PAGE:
Keep it local: the value of public-private partnerships in local government

By Michael Hughes

Whether it be the creation of bottom-up, community-led initiatives designed to drive digital literacy standards and generate private sector investment in the local area, or ensuring that the smart city concept is a reality with qualified and measurable points of impact established throughout the UK rather than merely media generated hype, PSEICT 2018 provided many points of learning and examples of best practice for delegates, speakers and exhibitors alike.

Smart Cities, Smart Citizens

Andy Powell, Chief Technology Officer, Eduserv

Andy provided a high-level presentation which was centred on the role Eduserv plays in producing data powered insights for local authorities in order to better direct and deliver public services. This is done by securing actionable insights from big data and analytics which map the socio-economic requirements of a defined space and provide local government service delivery drivers with data-driven insights which go beyond perception, better inform decision-making processes and cater more accurately to the needs of the population. Such requirements can be as diverse as ageing population projections and future care home provision, measuring the demands on school places
due to population growth and accurately capturing the size and scale of necessary infrastructure projects to support rail and road investment.

The value of such insights cannot be underestimated as we increasingly look to change the relationship between government and citizen, realise the potential for better governance frameworks, and improve the socio-politicol economic conditions of both rural and urban environments.

Local Government does Digital: The Wigan Story

Alison Hughes, Assistant Director Strategic ICT Partnerships, Wigan and Bolton Councils

The issue of digital literacy is an increasingly important one given the role that online platforms play in our life. This is particularly true in communities which have not yet substantially diversified their economies following de-industrialisation. This is exactly why Alison’s story was so inspiring for attending delegates, a significant proportion of which work within local government and face similar challenges.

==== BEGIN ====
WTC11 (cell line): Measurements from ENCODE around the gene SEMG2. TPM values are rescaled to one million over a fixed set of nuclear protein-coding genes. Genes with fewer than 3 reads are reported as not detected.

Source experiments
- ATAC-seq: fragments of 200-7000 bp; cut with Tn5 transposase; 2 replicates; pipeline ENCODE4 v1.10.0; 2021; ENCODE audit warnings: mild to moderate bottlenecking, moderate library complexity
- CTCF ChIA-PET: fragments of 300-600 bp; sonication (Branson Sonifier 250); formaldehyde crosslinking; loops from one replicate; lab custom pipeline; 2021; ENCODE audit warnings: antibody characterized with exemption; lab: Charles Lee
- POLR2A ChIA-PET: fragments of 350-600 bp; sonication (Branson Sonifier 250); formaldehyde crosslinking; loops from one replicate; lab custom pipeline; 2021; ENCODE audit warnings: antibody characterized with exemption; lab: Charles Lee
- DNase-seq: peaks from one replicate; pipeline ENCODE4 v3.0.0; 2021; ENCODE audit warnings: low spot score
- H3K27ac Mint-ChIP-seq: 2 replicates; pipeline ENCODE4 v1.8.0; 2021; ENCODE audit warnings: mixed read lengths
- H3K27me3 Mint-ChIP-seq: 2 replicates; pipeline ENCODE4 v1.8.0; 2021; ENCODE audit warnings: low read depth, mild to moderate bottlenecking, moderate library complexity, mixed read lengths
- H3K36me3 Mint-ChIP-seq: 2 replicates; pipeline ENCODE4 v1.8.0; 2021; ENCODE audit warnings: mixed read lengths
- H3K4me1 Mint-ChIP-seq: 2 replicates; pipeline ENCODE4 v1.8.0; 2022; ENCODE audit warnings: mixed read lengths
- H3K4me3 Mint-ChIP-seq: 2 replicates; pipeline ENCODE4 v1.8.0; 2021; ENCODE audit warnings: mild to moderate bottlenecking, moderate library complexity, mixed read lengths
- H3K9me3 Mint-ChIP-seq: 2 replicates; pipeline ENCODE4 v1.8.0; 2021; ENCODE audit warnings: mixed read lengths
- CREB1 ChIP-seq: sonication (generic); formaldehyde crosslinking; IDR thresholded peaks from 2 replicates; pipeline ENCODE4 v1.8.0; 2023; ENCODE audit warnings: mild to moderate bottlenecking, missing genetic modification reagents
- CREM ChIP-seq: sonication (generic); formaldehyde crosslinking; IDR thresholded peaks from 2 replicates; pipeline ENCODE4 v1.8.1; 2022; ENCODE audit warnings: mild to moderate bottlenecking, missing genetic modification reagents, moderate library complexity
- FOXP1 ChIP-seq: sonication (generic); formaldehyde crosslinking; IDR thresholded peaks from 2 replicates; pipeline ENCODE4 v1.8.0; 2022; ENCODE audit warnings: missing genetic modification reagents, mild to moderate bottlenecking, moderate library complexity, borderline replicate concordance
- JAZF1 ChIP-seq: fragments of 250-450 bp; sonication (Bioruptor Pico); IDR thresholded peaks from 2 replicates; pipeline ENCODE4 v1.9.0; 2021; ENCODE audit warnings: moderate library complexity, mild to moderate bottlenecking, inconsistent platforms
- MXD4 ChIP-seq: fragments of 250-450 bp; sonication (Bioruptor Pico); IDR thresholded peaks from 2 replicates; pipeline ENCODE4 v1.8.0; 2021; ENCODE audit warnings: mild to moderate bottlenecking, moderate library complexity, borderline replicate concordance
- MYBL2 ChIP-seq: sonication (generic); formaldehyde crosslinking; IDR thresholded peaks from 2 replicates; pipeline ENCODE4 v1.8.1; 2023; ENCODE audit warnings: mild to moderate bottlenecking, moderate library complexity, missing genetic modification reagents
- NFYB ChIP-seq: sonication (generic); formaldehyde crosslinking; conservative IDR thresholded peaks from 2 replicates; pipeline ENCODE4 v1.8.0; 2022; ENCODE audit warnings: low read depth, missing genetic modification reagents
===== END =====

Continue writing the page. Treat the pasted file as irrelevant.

As part of a social contract with the local population, Wigan Council was able to drive up digital literacy standards and make Wigan a more attractive location for large corporates by establishing a digital task force which integrated into the community via a series of workshops which actively promoted digital champions from within and established partnerships with private, public and voluntary organisations with strong digital literacy reputations. Such engagement produced an environment in which local businesses began to generate greater levels of revenue by better developing their online presence, improved the rate at which schoolchildren wished to take up STEM subjects and made Wigan a more attractive location for large-scale enterprises through the adoption of the ‘get broadband faster scheme’.

The lesson learned was that if you wish to create a better environment for your citizens you need to immerse yourself within the community in order to see the world from their perspective, understand their needs and facilitate communal growth by tying the social with the political and economic.

Join us for PSEICT 2019

Join Whitehall Media for our 11th annual Public Sector Enterprise ICT conference set to take place on 26 November 2019 in London. For more details, visit